Using 22kt gold – softer and purer than 18kt – adds to the character. “It looks lovely when it’s been bashed around a bit. I never take my rings off, so all those little marks are a part of who I am and what I do.” She often complements the gold with steely platinum, which also develops a beautiful patina. The majority of Cadby & Co’s clients are women buying for themselves. Bespoke commissions and resetting family gems form a large part of the business. “There’s something special about recycling old stones, rescuing them from unloved settings and bringing them back to life.”

Deborah isn’t the only one beguiled by old stones. Interest in antiques and sustainability has made good quality old-cuts harder to find, not to mention more expensive. Online auctions mean competition is fiercer than ever. “There’s only a finite number of decent old-cuts out there. You have to sift through a lot to find the gems, and having relationships that go back decades definitely helps. I never studied gemmology, so everything I’ve learned about stones came from my dad.”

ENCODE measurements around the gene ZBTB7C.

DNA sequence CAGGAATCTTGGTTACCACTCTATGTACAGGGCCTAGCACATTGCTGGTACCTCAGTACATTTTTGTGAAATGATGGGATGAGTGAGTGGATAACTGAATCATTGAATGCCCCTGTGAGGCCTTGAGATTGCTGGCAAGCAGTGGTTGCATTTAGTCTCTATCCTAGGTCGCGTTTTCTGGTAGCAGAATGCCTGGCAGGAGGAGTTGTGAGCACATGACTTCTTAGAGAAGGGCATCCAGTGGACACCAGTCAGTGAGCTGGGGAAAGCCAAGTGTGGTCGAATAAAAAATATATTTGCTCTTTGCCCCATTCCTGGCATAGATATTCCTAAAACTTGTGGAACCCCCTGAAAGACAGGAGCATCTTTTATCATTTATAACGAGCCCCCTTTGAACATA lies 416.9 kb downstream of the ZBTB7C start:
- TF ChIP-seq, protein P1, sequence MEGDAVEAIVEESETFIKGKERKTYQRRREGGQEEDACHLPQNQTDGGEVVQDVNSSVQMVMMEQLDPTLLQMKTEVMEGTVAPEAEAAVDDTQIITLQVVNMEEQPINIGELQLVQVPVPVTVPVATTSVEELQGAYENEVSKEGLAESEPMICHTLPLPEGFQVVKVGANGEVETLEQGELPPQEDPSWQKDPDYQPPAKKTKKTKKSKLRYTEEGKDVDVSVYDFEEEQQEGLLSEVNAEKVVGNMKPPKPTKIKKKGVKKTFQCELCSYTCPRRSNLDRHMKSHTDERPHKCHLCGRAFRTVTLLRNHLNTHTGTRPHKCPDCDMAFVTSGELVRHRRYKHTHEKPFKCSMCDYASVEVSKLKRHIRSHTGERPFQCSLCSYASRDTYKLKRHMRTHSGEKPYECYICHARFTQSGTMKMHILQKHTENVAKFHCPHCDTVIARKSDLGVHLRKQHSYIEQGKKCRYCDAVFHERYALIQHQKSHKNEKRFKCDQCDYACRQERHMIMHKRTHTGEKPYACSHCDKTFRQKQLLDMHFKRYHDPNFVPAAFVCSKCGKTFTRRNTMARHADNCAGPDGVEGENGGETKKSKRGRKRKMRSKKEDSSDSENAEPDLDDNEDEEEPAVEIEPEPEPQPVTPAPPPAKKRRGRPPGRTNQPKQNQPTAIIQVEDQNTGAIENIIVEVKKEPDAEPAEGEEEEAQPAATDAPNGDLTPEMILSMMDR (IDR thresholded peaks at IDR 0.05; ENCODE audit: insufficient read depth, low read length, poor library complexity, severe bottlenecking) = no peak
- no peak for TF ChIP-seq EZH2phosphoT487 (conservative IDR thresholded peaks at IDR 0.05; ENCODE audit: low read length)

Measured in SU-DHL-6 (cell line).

Cadby & Co is very much a family affair: Deborah’s husband, Maxim Garcha, a professional photographer who designed the website, branding, creates all the imagery, and is also learning to assess stones. Jeffrey and Birgitta recently relocated to Exeter, an hour away, so that he can still be involved. “We’re a very close family so it’s been great to work alongside each other,” says Jeff. “I worked in one end of the business and Deborah was in the other; it just made sense to combine our skills.” The father-daughter dynamic has never caused any tension, in part because of clear boundaries. “My dad has never been allowed any creative input. He tried to give feedback on a design once and I told him, you don’t need an opinion – just provide the stones,” Deborah says, laughing.